Last weekend we had a party at my house. The house is located off-campus, and I rent it with three guys from my class. Anyway, to make a long story short, the cops showed up. We (my housemates and I) got cited for noise violations, and a lot of our friends got citations for underage drinking, open container violations and public drunkenness. I don’t remember it very well, but it seems like the police sort of just barged into the house. Can they do that?
Was there a way I could have kept them away, or at least outside?
– Alec, Senior, Private College or University, Minnesota
If the police have a warrant, arrest or search, you have to let them in. Otherwise they can only come in under three very specific circumstances: if there is a real emergency occurring (someone is screaming for help and they can hear it), if they have probable cause to believe a crime is being committed or if you invite them.
It seems strange, but most of the time the police enter a party because an owner of the house allows them to come in. They’ll say something such as, “We want to look around and make sure everything’s OK.” I’m betting that this is what happened to you. You just didn’t realize at the time what you were agreeing to. Next time don’t make this mistake. If the police don’t have a warrant, and you don’t want them to come in, politely say, “No thank you, I do not consent to you coming into my home.”
If they insist on coming in even over your demand that they stay out, say very loudly that you do not consent to their entrance into your home and make sure that a number of sober and trustworthy friends witness this. Of course, in a situation where the police enter without your permission DO NOT attempt, under any circumstances, to physically keep them out. Doing so will likely buy you a citation for assaulting an officer of the law and, worse yet, may end up getting you seriously hurt. So simply state your objections and step aside.
Whether or not the police or security officers try to come in, they may start to ask you questions or ask you to show them some form of identification. You are under no obligation to talk to them. Still, it’s a good idea to talk just enough to find out why they’re at your door, but that’s it. If they ask you a question that you don’t feel comfortable answering, simply decline to answer in a polite, conversational tone. Also be careful about answering questions that may give the police a reason to come in.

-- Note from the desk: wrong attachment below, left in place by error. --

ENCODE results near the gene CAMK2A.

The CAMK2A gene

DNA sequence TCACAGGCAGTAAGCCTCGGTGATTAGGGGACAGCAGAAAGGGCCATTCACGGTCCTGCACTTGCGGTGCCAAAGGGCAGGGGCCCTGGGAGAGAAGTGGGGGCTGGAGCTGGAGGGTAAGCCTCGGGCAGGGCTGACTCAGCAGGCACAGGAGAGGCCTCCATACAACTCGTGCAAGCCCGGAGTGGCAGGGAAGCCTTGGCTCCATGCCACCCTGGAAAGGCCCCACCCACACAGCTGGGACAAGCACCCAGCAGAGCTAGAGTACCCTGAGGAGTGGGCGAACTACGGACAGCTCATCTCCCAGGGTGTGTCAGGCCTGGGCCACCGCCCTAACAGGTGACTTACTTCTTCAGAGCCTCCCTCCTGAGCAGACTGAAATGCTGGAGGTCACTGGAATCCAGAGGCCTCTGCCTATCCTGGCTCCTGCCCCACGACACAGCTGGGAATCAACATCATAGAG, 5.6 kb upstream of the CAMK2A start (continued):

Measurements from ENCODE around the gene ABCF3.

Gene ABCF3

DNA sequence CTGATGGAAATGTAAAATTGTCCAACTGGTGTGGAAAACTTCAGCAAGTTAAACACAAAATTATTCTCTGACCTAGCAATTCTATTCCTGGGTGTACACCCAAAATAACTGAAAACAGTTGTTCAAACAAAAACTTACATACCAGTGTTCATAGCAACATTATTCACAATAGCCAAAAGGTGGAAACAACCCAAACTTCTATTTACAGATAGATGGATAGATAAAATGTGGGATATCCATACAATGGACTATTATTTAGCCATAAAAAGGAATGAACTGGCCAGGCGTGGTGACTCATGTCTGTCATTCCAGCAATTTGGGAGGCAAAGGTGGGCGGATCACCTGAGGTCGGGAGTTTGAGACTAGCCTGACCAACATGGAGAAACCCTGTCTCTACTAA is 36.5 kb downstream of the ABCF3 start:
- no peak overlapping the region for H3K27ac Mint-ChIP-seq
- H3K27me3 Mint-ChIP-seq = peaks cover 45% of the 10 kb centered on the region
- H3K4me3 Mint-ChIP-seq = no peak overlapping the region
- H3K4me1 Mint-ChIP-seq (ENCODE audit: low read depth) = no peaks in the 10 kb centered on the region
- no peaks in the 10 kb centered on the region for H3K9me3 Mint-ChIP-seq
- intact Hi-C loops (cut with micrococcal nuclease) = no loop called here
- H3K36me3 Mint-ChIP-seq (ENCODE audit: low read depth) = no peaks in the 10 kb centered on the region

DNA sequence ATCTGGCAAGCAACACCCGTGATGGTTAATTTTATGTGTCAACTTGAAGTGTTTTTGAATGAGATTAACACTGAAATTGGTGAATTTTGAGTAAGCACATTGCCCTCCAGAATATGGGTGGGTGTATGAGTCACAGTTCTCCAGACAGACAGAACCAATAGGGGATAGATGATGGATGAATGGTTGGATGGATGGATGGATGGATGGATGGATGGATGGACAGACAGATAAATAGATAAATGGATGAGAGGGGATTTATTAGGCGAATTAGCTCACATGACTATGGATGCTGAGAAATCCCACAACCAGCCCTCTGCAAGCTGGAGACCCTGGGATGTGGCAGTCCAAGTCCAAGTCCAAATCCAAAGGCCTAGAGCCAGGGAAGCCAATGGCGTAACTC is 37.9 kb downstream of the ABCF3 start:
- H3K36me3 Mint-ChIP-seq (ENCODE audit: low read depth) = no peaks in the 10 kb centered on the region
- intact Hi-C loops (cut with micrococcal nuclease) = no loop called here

The best strategy is to be careful not to attract the attention of the authorities in the first place. First, keep your party as quiet as possible. The best way to get noticed is to be loud. Most parties are broken up because of calls from the neighbors, so take a few steps to prevent this: Let your neighbors know ahead of time that you’ll be having some people over. Give them your phone number and ask them to call you, instead of the police, if the party gets too loud.
Second, keep the party contained. Make sure everyone stays inside, or in the backyard. Keep people off the front yard. This may seem unimportant, but if the cops do show up and people are on public land, they are open to a much wider variety of citations, such as public drunkenness and possession of an open container.
Finally, be as private as possible. This doesn’t mean that you can’t have a lot of people over, but don’t print up fliers to the party and litter the campus with them. If you do this, the party will be considered open to the public, and anyone will be able to enter, including the police if they show up. So give invitations just to your friends. Also, post someone at the door and enforce some kind of a rule for entering the party. People should know one of the hosts, or at least be a friend-of-a-friend of one of the hosts, to get in to the party.
(C.L. Lindsay III is an attorney and the executive director of CO-STAR, the Coalition for Student & Academic Rights. CO-STAR is a network of lawyers, professors and students who work to protect academic freedom and constitutional rights at college campuses nationwide. If you have a question for CO-STAR, log on to their Web site at www.co-star.org.)
The material in this column addresses general legal issues only; is not legal advice and should not be relied on as such, and may or may not be appropriate to a specific situation. Laws and procedures change frequently and are subject to differing interpretations. This column is not intended to create, and does not create, a lawyer-client relationship and is not intended to substitute for legal counsel in the relevant jurisdiction.